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Nanotech offers hope for climate change

Technology could cut greenhouse gas emissions by 20 per cent
Ian Williams

The Department for Environment Food and Rural Affairs (Defra) has released the results of a study exploring some of the ways in which nanotechnology could be used to help combat climate change.Ê The study investigated the opportunities and potential obstacles to the adoption of a number of environmentally beneficial nanotechnologies.

Five applications were subjected to detailed investigation: ‘fuel additives’, ‘photovoltaics’ (solar cells), ‘the hydrogen economy’, ‘electricity storage’ and ‘insulation’.

The report suggests that nanotechnology could contribute to reducing greenhouse gas emissions by up to two per cent in the near term, and up to 20 per cent by 2050 with similar reductions in air pollution.

“It is hard to conceive of a greater challenge than combating climate change, ” Howard Dalton, chief scientific adviser at Defra, told a meeting of The Royal Society.

“Today’s report indicates the key areas where nanoscience may help lessen its effects, and contribute to achieving society’s ambitions for a sustainable future.

“However, the report draws particular attention to the need for government, industry and scientific communities to work together in answering some of the fundamental questions regarding the behaviour and toxicity of nanomaterials.”

Defra minister Lord Rooker added: “The report gives a useful account of the current state of innovation in this important area.

“Government is considering the report’s recommendations for further research and action to foster progress and bring about the adoption of some exciting new technologies.”

According to the study, nanotechnology could help significantly reduce carbon emissions in the following areas:

Fuel Additives: Nanoparticle additives have been shown to increase the fuel efficiency of diesel engines by approximately five per cent which could result in a saving of two to three million tonnes of CO2 in the UK.

Solar Cells: Nanotechnology may deliver benefits in significantly decreasing the cost of solar cell production. If a distributed solar generation grid met one per cent of the electricity demand, approximately 1.5 million tonnes of CO2 per annum could be saved.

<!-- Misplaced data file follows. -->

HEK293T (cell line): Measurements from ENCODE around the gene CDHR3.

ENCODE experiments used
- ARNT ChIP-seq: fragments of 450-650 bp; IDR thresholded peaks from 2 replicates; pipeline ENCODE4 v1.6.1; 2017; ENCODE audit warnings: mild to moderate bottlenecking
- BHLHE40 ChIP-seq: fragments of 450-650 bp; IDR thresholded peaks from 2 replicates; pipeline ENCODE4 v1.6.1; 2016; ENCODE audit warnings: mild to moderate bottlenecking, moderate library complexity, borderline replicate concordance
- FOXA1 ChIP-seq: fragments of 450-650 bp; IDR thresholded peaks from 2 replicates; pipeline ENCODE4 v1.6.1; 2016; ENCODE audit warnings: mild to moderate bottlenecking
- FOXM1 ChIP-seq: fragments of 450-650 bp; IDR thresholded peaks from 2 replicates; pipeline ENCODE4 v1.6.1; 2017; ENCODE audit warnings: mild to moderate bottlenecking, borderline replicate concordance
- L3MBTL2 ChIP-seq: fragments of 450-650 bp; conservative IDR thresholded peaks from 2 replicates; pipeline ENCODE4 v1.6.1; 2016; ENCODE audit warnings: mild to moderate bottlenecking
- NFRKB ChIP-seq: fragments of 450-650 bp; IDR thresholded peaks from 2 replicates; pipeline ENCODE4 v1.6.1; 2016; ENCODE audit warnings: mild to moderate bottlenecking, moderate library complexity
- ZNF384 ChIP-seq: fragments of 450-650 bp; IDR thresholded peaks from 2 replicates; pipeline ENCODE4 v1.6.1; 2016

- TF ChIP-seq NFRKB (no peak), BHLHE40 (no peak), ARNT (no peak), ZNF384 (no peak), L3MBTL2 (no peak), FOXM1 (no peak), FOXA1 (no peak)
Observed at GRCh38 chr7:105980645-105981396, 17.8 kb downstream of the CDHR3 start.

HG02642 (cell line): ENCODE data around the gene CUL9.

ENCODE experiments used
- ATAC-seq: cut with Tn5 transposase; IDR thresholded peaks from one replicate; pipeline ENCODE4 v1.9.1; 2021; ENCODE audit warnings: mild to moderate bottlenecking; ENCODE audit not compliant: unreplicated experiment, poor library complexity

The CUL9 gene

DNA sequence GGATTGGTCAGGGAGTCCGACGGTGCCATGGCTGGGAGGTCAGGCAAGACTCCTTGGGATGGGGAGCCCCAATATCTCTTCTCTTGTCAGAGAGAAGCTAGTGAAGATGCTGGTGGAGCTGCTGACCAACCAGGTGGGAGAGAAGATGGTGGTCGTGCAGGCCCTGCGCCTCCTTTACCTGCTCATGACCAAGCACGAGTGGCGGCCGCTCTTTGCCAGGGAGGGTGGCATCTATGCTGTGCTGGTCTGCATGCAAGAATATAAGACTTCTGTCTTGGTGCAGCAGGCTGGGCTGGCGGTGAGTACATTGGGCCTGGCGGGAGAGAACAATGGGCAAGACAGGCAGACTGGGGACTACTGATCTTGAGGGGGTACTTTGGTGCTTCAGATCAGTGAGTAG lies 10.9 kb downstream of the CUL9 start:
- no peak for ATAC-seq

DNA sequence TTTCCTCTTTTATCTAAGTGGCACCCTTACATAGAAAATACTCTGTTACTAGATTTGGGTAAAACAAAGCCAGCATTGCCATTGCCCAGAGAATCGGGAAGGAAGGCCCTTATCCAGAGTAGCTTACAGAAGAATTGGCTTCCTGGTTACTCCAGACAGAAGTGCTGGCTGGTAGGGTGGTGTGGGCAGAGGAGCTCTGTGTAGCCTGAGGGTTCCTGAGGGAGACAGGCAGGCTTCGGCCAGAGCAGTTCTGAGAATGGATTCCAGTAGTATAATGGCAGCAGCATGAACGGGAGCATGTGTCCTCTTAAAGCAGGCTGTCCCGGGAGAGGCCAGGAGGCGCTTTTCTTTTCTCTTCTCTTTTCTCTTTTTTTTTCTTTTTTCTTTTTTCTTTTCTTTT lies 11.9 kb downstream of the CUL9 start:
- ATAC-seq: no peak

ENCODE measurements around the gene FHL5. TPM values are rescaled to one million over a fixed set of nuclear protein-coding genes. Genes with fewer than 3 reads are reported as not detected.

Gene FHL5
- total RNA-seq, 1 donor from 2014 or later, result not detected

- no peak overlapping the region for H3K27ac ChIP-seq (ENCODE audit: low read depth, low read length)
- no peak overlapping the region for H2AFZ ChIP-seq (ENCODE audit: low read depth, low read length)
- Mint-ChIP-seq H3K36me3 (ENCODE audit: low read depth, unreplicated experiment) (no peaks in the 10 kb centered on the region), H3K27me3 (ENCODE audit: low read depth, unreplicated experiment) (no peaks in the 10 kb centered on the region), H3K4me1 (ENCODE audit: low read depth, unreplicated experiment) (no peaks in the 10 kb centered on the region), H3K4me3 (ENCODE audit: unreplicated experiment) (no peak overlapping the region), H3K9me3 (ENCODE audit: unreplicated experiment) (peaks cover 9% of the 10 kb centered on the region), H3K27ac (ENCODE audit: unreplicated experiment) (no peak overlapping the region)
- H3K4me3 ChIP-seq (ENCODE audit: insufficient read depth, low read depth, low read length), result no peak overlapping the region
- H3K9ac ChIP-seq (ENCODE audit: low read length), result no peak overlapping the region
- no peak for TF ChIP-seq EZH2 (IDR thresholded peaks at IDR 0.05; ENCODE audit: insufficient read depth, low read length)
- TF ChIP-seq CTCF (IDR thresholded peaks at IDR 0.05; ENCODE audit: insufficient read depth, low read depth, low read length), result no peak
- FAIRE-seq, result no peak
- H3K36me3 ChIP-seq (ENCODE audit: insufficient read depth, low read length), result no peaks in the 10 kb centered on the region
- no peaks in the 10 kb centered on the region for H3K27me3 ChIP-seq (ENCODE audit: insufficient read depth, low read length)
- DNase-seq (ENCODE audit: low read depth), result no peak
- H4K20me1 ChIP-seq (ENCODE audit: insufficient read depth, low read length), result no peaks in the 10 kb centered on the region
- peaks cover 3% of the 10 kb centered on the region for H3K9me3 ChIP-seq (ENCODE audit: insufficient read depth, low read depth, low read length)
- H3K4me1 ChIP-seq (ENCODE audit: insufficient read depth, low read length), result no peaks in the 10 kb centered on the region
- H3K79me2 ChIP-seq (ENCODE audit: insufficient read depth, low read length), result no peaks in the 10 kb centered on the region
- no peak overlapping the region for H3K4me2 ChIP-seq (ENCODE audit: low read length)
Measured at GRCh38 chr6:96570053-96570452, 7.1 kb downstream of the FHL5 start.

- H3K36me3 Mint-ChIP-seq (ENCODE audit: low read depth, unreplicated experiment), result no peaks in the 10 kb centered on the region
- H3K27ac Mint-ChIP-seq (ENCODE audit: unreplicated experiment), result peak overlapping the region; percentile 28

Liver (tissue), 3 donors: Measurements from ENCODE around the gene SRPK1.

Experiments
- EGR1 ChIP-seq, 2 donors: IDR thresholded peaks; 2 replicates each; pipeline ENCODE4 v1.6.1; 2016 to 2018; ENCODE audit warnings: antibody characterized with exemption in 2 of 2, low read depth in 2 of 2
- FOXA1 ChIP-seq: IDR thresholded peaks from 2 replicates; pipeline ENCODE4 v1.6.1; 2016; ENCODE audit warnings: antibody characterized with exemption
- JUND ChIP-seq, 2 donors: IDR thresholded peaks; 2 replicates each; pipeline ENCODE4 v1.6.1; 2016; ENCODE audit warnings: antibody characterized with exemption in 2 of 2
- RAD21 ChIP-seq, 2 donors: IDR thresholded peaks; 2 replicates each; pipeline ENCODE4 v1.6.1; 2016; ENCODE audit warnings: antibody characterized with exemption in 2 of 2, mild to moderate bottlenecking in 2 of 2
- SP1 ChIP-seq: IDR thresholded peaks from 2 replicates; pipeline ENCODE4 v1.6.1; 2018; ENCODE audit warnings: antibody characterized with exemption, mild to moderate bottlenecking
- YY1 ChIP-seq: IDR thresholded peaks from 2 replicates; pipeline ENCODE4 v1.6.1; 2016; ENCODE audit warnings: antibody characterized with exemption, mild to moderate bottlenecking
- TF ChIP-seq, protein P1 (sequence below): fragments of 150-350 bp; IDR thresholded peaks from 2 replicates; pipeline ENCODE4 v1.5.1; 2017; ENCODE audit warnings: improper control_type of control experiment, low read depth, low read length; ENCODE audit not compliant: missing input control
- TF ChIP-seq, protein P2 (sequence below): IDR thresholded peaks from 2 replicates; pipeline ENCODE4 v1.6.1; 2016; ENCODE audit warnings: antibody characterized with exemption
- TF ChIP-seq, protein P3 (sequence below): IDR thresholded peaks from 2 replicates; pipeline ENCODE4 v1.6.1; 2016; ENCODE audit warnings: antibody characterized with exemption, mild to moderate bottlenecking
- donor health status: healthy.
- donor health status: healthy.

The Hydrogen Economy: If hydrogen is generated via renewable means, or using carbon capture and storage, all CO2 emissions from transport could be eliminated saving 132 million tonnes of emissions each year.

Batteries and Super-capacitors: Nanotechnology could allow electric vehicles to be recharged in under 10 minutes, comparable to the refuelling time of current cars. If low carbon electricity generation techniques are used, CO2 from private transport could be eliminated or, using the current energy mix, could save 42 million tonnes of carbon dioxide.

Insulation: Cavity and loft insulation are cheap and effective, but there are no easy methods for insulating solid walled buildings, which currently make up approximately one third of the UK’s housing stock. Nanotechnology may provide a solution which, if an effective insulation could be found with similar properties to standard cavity insulation, could result in emission reductions equivalent to three million tonnes per year.

Dr Steffi Friedrichs, director of the Nanotechnology Industries Association, said: “Defra’s report gives an excellent overview of the wide-ranging advances that can be achieved through the control and manipulation of matter on the nanometre scale in order to help solve one of mankind’s biggest threats: climate change.Ê

“Crucial to these advancements having an impact on climate change will be improving the public’s understanding of nanotechnology’s benefits, particularly with regards to health and safety issues,Êensuring that the commercialisation process is not unnecessarily delayed.”

TheÊresearch is timely following today’s report in Science magazine that the southern oceans are absorbing less CO2 than before, which is predicted to accelerate some of the effects of climate change.

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